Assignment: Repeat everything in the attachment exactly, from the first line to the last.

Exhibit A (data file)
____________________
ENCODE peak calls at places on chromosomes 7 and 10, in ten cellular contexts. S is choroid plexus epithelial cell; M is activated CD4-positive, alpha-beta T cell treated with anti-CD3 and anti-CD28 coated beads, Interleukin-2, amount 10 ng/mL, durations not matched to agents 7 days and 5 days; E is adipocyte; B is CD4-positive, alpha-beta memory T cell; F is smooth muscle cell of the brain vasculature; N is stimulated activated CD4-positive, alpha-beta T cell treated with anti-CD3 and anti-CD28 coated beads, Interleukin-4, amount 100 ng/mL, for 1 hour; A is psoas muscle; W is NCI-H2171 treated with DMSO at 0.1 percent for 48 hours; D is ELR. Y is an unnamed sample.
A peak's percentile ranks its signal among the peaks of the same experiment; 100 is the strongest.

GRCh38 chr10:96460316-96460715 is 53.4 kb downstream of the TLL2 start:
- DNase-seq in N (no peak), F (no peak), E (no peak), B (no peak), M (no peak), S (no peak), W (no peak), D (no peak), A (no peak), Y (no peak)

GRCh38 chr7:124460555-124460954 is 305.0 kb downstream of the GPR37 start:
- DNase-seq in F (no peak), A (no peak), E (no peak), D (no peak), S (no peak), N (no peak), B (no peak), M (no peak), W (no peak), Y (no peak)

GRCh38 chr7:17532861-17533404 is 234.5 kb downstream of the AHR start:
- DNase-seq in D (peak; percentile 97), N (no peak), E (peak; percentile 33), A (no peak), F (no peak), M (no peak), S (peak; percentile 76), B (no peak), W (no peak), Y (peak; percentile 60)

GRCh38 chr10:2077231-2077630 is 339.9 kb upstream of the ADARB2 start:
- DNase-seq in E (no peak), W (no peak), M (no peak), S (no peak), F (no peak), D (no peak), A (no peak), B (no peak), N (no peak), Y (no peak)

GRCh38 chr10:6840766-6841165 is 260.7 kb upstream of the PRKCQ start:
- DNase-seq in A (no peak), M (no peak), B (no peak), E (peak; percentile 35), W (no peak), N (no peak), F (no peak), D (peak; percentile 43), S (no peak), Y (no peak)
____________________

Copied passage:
ENCODE peak calls at places on chromosomes 7 and 10, in ten cellular contexts. S is choroid plexus epithelial cell; M is activated CD4-positive, alpha-beta T cell treated with anti-CD3 and anti-CD28 coated beads, Interleukin-2, amount 10 ng/mL, durations not matched to agents 7 days and 5 days; E is adipocyte; B is CD4-positive, alpha-beta memory T cell; F is smooth muscle cell of the brain vasculature; N is stimulated activated CD4-positive, alpha-beta T cell treated with anti-CD3 and anti-CD28 coated beads, Interleukin-4, amount 100 ng/mL, for 1 hour; A is psoas muscle; W is NCI-H2171 treated with DMSO at 0.1 percent for 48 hours; D is ELR. Y is an unnamed sample.
A peak's percentile ranks its signal among the peaks of the same experiment; 100 is the strongest.

GRCh38 chr10:96460316-96460715 is 53.4 kb downstream of the TLL2 start:
- DNase-seq in N (no peak), F (no peak), E (no peak), B (no peak), M (no peak), S (no peak), W (no peak), D (no peak), A (no peak), Y (no peak)

GRCh38 chr7:124460555-124460954 is 305.0 kb downstream of the GPR37 start:
- DNase-seq in F (no peak), A (no peak), E (no peak), D (no peak), S (no peak), N (no peak), B (no peak), M (no peak), W (no peak), Y (no peak)

GRCh38 chr7:17532861-17533404 is 234.5 kb downstream of the AHR start:
- DNase-seq in D (peak; percentile 97), N (no peak), E (peak; percentile 33), A (no peak), F (no peak), M (no peak), S (peak; percentile 76), B (no peak), W (no peak), Y (peak; percentile 60)

GRCh38 chr10:2077231-2077630 is 339.9 kb upstream of the ADARB2 start:
- DNase-seq in E (no peak), W (no peak), M (no peak), S (no peak), F (no peak), D (no peak), A (no peak), B (no peak), N (no peak), Y (no peak)

GRCh38 chr10:6840766-6841165 is 260.7 kb upstream of the PRKCQ start:
- DNase-seq in A (no peak), M (no peak), B (no peak), E (peak; percentile 35), W (no peak), N (no peak), F (no peak), D (peak; percentile 43), S (no peak), Y (no peak)